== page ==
China is Australia’s biggest trading partner, and the China-Australia Free Trade Agreement (ChAFTA) presents enormous opportunities for Australian businesses to further expand their global reach. The FTA makes exporting to China easier with eliminated tariffs on Australian barley and sorghum, and reduced rates on wool and wine. Gradual cuts will be applied to other agricultural exports like dairy and beef.
Under the Thailand-Australia Free Trade Agreement (TAFTA) of 2005, 94% of Thailand's tariffs and quota barriers on Australian imports were removed, which amounted to over 80% of Australian exports to the Southeast Asian country, making Thailand a lucrative market to sell to.
Under the Korea-Australia Free Trade Agreement (KAFTA) of 2014, Australian businesses have enormous export opportunities, especially in food and beverages. If you’re exporting to Korea, you can enjoy up to a 300% cut in tariffs on several agricultural exports including beef, dairy, seafood and wheat. Tariffs on manufactured goods have also been eliminated.
The Australia-Chile Free Trade Agreement (ACl-FTA) eliminated all tariffs, with the exception of sugar. 92% of tariffs that accommodated 97% of merchandise trade were cut as well. Since the FTA was enforced, the number of Australian firms operating in Chile increased significantly to over 200, with several expanding their operations outside Chile and throughout Latin America.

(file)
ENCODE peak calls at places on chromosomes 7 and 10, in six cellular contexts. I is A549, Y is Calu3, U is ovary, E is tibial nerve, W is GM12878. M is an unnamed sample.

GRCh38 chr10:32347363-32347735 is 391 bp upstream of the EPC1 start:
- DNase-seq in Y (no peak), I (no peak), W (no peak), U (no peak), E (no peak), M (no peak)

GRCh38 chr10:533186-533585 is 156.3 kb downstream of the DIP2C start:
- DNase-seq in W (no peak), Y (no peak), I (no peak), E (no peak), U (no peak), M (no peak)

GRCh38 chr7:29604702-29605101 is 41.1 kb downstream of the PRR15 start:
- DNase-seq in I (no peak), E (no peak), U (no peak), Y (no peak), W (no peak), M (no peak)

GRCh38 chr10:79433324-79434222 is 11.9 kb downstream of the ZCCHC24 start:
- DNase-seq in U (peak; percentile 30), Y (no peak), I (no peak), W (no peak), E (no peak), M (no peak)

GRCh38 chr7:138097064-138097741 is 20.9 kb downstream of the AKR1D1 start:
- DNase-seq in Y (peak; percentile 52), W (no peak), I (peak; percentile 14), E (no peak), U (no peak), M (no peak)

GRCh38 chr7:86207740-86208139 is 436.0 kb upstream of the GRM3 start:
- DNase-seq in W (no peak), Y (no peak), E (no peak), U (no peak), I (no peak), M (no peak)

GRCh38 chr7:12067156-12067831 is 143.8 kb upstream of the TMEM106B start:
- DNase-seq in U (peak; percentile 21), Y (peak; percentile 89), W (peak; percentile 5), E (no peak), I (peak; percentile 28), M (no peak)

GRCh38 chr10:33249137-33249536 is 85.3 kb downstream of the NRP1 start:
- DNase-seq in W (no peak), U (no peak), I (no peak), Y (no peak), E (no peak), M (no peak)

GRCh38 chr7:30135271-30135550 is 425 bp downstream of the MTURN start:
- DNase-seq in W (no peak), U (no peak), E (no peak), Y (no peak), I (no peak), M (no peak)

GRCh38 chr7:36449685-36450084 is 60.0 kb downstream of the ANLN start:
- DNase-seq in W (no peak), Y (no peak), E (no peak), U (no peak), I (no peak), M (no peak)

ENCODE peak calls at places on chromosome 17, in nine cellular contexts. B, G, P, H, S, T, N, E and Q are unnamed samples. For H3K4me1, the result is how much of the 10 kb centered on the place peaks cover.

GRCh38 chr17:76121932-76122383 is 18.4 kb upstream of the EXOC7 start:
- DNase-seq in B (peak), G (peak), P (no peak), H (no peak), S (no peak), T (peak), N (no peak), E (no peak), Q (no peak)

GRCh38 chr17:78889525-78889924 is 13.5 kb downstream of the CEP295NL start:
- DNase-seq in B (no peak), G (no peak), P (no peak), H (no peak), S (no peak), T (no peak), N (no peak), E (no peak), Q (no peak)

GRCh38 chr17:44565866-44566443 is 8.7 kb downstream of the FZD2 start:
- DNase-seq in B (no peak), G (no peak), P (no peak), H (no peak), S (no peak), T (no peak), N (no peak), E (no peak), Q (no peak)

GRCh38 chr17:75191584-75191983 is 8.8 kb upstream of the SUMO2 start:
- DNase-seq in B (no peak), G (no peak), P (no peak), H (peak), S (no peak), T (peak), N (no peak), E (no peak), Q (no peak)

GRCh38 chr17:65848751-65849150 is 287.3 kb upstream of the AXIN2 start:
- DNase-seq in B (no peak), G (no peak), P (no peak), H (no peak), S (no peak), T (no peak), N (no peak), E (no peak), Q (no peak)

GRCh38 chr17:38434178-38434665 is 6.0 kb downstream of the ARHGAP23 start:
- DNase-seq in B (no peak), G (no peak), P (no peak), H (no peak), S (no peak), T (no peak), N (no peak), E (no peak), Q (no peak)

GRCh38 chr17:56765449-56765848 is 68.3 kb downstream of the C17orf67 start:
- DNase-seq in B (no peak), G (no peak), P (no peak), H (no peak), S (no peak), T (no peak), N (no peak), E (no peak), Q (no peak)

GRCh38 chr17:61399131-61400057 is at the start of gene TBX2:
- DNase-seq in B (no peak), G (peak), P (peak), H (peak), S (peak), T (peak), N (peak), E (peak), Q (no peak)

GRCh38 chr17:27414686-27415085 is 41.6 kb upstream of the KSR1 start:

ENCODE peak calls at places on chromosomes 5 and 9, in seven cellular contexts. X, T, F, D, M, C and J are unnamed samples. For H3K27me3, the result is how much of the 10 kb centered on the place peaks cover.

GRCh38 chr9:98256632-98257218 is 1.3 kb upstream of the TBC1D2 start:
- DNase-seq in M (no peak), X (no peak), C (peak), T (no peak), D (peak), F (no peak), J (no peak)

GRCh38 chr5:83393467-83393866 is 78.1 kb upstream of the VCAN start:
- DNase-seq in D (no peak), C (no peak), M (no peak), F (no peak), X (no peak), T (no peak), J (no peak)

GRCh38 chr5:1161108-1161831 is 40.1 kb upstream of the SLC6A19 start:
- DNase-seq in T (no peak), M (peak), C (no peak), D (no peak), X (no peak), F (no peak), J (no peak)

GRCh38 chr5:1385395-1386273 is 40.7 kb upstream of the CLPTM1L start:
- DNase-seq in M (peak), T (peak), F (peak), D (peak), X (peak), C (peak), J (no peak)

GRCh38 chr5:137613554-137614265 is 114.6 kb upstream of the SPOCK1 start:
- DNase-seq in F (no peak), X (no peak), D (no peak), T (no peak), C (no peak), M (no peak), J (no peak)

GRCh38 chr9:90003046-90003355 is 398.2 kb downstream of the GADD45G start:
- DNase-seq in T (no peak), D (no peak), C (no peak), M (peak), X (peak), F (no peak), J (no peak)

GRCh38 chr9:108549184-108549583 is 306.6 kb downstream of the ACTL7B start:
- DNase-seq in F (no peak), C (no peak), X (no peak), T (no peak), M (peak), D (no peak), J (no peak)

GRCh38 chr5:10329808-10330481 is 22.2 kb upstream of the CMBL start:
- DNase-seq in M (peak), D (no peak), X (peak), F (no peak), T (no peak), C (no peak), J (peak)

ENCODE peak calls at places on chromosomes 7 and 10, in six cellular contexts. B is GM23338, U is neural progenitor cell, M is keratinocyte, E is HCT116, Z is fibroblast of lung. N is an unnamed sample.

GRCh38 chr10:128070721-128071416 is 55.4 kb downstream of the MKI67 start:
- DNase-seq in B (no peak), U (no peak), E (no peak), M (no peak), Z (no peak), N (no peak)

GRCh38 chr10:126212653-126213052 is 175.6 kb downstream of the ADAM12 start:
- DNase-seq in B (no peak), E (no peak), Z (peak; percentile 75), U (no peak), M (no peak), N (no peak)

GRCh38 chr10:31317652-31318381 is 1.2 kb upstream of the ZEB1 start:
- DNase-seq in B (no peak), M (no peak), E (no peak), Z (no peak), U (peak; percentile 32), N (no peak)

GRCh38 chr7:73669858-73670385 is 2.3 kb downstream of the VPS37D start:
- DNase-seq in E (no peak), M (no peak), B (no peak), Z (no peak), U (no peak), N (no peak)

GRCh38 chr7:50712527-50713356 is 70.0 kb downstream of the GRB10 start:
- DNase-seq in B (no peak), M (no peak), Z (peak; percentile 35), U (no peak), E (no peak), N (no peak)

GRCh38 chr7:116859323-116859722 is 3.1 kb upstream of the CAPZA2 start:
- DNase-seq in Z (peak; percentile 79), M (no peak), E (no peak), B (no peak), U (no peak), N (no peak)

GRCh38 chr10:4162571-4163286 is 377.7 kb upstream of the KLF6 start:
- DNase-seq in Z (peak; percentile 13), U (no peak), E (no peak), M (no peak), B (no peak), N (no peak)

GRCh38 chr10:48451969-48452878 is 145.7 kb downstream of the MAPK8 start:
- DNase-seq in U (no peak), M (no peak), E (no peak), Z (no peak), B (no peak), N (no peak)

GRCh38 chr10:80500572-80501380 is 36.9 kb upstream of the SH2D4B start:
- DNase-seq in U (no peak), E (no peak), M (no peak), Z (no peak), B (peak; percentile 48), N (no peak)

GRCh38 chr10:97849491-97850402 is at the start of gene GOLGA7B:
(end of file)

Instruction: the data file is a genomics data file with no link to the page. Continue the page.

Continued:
Businesses in Australia can benefit tremendously by trading with the global market, but what makes any business venture successful is partnering with a reliable logistics company to manage your exports. With time-definite and same-day fast international shipping, alongside a trusted team of handling specialists, you can rest assured that your customers will receive their orders on time and in good shape when you choose DHL Express. Plus, with a suite of digital tools on MyDHL+ to streamline your exports such as digitalised invoices and waybills, and real-time tracking of shipments, your global venture is surely in capable hands. We can also provide you with sound advice on how to protect your business when trading internationally, especially with regular updates on customs regulations and requirements so you experience no delays in your shipments. Engage an express delivery provider like DHL Express and take your business to the next level.